After Decades in Business in Kearney, Franca Holds Retirement Sale | Local News
By MARY JANE SKALA Hub Editor
KEARNEY — A longtime downtown business is saying goodbye with a retirement sale this weekend.
Franca’s jewelry making and repair at 2019 Central Ave., owned by Franca Fullmer, closed in late July after nearly 40 years in business.
Wendy Spencer, owner of Sort My Stuff, will organize and host Franca’s retirement sale from noon to 7 p.m. Thursday and Friday and from 10 a.m. to 5 p.m. Saturday at the Bison Room in the Fairgrounds Extension Building of the Buffalo County at 3607 N Av.
Shoppers can choose from thousands of pieces of gold, silver, turquoise, pearls, crystal, ivory and genuine diamonds, as well as vintage necklaces, brooches, rings, earrings. ears, hats, trinket boxes, jewelry holders, belts, handbags and watches.
“There are a lot of random sets, with very unique pieces,” Spencer said.
People also read…
Fullmer is an accomplished goldsmith who started her jewelry business 50 years ago when she began buying jewelry at estate sales. She learned the intricacies of jewelry making and repairing and eventually opened her own business.
“I broke my back and decided it was time to sell the store. Maybe it meant someone kicked me in the ass,” Fullmer said.
Her husband Louie died two years ago. “My neighbor helped empty 47 boxes of real jewelry. The sale will help get rid of the jewelry I salvaged.
The store, which was full of unique pieces, reflected her colorful life. Born Franca Ploog in Italy, Franca’s parents separated when she was five, so her mother took her on the train to start a new life in Germany.
One day Fullmer looked out the window and saw the world blanketed in white. “I had heard people talk about snow, but I never knew what snow was,” she says. “I was cold and shivering. I kept thinking I had a bad dream, but I pinched myself and the snow was still there. ”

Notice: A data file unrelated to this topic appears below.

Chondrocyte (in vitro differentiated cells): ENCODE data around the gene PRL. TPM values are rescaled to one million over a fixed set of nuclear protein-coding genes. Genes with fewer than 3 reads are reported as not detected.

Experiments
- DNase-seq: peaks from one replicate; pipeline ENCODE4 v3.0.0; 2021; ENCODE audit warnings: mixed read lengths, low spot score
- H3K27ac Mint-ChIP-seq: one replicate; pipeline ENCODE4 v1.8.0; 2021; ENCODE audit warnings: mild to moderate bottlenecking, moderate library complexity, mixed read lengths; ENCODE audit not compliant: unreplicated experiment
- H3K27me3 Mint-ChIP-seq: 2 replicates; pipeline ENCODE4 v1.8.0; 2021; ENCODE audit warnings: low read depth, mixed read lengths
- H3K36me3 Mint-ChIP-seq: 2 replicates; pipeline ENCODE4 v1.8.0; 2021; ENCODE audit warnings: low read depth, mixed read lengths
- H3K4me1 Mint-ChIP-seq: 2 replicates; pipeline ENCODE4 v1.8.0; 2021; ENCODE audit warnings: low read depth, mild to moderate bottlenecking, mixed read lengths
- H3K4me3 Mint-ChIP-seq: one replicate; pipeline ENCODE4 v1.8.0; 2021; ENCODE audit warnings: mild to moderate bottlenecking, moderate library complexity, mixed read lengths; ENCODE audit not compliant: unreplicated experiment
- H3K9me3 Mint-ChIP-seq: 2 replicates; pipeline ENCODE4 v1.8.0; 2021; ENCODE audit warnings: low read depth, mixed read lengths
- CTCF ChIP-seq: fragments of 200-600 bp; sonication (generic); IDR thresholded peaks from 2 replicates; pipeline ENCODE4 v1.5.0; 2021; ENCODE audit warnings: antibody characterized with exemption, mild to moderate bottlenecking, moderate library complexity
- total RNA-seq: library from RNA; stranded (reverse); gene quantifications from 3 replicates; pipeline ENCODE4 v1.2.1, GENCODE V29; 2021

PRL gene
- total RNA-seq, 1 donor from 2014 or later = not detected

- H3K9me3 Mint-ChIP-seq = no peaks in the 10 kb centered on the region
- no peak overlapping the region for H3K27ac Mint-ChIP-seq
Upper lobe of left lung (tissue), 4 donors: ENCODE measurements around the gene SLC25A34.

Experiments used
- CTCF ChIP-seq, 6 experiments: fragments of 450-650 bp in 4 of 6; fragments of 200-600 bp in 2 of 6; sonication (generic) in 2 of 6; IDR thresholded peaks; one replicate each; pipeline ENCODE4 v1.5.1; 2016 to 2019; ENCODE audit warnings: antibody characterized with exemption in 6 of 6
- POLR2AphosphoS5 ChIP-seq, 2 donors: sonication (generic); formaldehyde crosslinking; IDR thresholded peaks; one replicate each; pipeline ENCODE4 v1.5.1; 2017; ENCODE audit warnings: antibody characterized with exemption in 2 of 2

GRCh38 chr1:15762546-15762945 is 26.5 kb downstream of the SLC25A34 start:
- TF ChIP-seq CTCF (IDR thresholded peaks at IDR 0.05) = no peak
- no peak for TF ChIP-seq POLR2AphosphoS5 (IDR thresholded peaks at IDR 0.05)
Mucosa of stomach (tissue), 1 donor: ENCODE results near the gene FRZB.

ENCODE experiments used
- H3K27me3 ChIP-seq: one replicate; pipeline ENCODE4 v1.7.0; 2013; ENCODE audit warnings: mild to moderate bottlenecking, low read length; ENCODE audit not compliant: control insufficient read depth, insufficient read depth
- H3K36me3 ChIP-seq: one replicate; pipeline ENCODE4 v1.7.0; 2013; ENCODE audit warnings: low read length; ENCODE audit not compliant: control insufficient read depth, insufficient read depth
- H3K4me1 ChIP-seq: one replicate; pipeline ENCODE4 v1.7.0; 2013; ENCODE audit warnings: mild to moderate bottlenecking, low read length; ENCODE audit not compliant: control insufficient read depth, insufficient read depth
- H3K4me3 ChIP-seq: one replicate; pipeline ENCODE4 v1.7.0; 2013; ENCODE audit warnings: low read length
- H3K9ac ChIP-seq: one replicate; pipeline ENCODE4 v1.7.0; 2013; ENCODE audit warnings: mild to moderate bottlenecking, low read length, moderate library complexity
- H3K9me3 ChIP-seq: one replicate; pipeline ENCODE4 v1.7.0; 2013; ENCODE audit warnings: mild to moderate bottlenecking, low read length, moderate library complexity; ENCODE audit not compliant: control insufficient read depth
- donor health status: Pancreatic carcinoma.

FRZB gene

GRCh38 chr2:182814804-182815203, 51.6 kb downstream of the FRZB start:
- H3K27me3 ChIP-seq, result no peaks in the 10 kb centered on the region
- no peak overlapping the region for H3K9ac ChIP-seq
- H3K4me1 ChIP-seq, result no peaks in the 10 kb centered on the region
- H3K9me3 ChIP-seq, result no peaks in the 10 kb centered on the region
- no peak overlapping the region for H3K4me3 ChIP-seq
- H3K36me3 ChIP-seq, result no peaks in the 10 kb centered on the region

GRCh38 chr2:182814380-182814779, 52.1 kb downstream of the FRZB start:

She came to the United States in 1962 with a family for whom she worked as a nanny and housekeeper. They lived at Offutt Air Force Base in Omaha, then moved to Colorado Springs.
Later she worked as a cook at the Shamrock Cafe in North Platte, “but I didn’t like North Platte. If you’re not a railroad worker or a truck driver, you don’t belong,” she said.
On weekends, she would drive to Wood River or Grand Island to look for a new job. On one such trip, she stopped at the Dairy Queen in Kearney, picked up a newspaper, and saw an advert for a cook in a downtown cafe. She quickly applied and got the job. In 1970, she married Fullmer.
She started her business buying jewelry at estate sales and learned as she progressed. Eventually, she purchased the Central Avenue building and opened Franca’s jewelry making and repair business. She sold jewelry five days a week and did psychic readings there on Saturdays.
“I loved making jewelry. I am a goldsmith by profession. People still call me now to do jewelry repair,” she said. “I had a pretty good reputation for being honest, fair and square.”
This summer, she closed the business and put her building up for sale. A real estate agent hired Spencer to clear out Franca’s jewelry store in late July. Spencer has been doing this kind of work since late 2019, when she opened Sort My Stuff to organize the belongings of people who were downsizing.
She had two weeks to clear Fullmer’s space. Two weeks ago, she held a sale to empty the tools and machinery from the garage and basement. During this time, she separated the merchandise from the jewelry store and loaded it into trailers, with jewelry sales items in one trailer and sundries in another.
She moved most of the jewelry into her two-car garage and began the grueling process of sorting it, appraising it, and putting it in bins. “When I started, there was no room to move in my garage,” she said.
As she worked, she placed a small price tag on each piece. “I do all the pricing, but Franca had pricing on the items, so I used that as a guideline,” Spencer said. The filled bins have been loaded onto a trailer which will be heading to the fairgrounds this week.
Spencer will leave her job as a warehouse manager at Anderson Brothers this week to handle Franca’s retirement sale. It will take him three days to set up the three-day event. She received “tremendous help” from others, she said.
“Doing a job like this can be difficult. It has been a person’s livelihood and life. Where to start ? It’s overwhelming, but what makes it easier is that I’m not emotionally attached to any of it,” she said.
Spencer, 39, noted that she was only two years old when Fullmer opened Franca’s Jewelry. “It has been such a learning opportunity. I’m not a big jeweler and I’m learning a lot,” she said.